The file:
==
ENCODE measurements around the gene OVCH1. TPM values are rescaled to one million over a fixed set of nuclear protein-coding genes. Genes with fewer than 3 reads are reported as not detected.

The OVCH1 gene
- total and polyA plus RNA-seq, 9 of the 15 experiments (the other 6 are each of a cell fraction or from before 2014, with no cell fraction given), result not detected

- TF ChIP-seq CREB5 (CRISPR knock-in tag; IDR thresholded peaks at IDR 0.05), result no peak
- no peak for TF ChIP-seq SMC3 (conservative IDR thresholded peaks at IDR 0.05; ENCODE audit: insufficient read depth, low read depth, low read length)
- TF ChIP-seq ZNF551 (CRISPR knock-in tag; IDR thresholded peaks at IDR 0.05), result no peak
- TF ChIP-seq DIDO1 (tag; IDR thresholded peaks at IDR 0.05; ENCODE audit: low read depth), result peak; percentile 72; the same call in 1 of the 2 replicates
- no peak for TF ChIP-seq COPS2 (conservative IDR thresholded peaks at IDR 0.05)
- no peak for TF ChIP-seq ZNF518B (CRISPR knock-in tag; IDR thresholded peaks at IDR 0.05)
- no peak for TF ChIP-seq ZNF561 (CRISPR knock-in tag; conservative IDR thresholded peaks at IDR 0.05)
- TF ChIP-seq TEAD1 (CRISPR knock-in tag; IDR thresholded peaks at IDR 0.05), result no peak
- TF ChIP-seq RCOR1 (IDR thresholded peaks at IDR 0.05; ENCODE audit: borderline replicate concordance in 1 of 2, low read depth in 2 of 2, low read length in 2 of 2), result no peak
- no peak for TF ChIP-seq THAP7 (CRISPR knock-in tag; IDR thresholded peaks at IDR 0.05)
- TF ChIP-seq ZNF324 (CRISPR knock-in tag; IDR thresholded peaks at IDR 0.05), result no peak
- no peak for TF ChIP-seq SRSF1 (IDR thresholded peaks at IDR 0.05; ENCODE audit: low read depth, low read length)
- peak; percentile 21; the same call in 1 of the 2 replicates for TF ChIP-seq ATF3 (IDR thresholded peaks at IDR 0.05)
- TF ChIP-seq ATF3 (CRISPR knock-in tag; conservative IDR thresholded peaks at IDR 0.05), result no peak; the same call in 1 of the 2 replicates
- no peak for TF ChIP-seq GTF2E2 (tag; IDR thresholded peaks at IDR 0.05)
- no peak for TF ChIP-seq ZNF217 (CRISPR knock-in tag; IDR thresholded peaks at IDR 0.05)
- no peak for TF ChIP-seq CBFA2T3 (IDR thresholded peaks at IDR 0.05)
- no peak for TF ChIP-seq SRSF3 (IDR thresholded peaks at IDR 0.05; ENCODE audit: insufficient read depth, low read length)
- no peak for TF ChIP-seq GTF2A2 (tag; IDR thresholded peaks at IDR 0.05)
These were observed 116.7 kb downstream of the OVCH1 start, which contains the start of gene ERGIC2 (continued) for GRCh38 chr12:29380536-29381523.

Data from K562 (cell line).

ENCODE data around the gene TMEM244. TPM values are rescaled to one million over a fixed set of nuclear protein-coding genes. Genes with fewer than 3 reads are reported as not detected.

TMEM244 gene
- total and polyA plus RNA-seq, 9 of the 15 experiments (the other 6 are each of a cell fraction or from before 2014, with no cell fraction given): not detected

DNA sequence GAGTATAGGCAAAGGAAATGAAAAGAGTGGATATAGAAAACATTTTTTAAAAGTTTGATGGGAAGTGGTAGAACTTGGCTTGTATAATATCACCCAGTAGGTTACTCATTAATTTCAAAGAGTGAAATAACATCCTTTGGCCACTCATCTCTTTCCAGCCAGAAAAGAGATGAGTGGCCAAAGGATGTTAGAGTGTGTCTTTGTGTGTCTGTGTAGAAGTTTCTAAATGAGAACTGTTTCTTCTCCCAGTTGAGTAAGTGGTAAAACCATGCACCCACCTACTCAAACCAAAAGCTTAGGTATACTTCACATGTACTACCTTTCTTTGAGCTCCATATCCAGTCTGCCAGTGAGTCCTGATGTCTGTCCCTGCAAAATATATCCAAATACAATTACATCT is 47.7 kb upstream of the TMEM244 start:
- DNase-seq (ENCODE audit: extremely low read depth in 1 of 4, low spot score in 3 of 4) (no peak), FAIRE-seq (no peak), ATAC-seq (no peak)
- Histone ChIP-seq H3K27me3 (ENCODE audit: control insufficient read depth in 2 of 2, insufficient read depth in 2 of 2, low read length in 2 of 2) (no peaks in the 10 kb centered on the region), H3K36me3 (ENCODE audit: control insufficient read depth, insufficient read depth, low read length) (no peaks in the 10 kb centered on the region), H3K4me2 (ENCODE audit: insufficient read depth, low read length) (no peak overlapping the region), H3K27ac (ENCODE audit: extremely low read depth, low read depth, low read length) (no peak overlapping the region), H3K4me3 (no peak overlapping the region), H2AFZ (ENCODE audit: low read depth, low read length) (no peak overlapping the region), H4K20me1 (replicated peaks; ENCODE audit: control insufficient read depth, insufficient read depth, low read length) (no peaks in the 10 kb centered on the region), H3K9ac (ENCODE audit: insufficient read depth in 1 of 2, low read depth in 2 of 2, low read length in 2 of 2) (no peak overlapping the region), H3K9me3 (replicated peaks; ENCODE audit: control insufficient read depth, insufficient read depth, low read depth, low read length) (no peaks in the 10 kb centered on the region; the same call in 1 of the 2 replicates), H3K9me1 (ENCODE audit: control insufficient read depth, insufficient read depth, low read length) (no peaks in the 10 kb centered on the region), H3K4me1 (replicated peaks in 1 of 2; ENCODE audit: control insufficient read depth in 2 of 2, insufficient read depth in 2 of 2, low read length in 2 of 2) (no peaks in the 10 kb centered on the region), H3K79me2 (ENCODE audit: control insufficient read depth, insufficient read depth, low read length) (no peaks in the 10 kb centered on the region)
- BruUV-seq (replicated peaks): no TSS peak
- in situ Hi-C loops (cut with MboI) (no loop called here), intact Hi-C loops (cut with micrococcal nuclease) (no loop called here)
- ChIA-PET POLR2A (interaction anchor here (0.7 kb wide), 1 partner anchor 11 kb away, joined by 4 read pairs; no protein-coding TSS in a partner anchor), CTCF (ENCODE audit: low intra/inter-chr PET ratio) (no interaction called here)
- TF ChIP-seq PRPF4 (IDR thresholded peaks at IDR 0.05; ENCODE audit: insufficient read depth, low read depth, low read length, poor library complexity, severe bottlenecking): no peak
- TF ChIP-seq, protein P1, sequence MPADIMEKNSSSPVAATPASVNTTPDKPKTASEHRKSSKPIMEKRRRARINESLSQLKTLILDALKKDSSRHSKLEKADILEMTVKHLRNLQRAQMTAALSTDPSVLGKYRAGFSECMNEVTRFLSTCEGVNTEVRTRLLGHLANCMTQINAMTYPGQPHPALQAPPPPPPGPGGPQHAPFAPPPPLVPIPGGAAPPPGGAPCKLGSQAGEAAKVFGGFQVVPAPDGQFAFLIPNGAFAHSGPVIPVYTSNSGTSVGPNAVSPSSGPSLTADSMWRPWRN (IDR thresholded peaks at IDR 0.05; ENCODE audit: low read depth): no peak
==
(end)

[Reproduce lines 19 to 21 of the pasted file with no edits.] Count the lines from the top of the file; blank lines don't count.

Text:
- no peak for TF ChIP-seq ZNF217 (CRISPR knock-in tag; IDR thresholded peaks at IDR 0.05)
- no peak for TF ChIP-seq CBFA2T3 (IDR thresholded peaks at IDR 0.05)
- no peak for TF ChIP-seq SRSF3 (IDR thresholded peaks at IDR 0.05; ENCODE audit: insufficient read depth, low read length)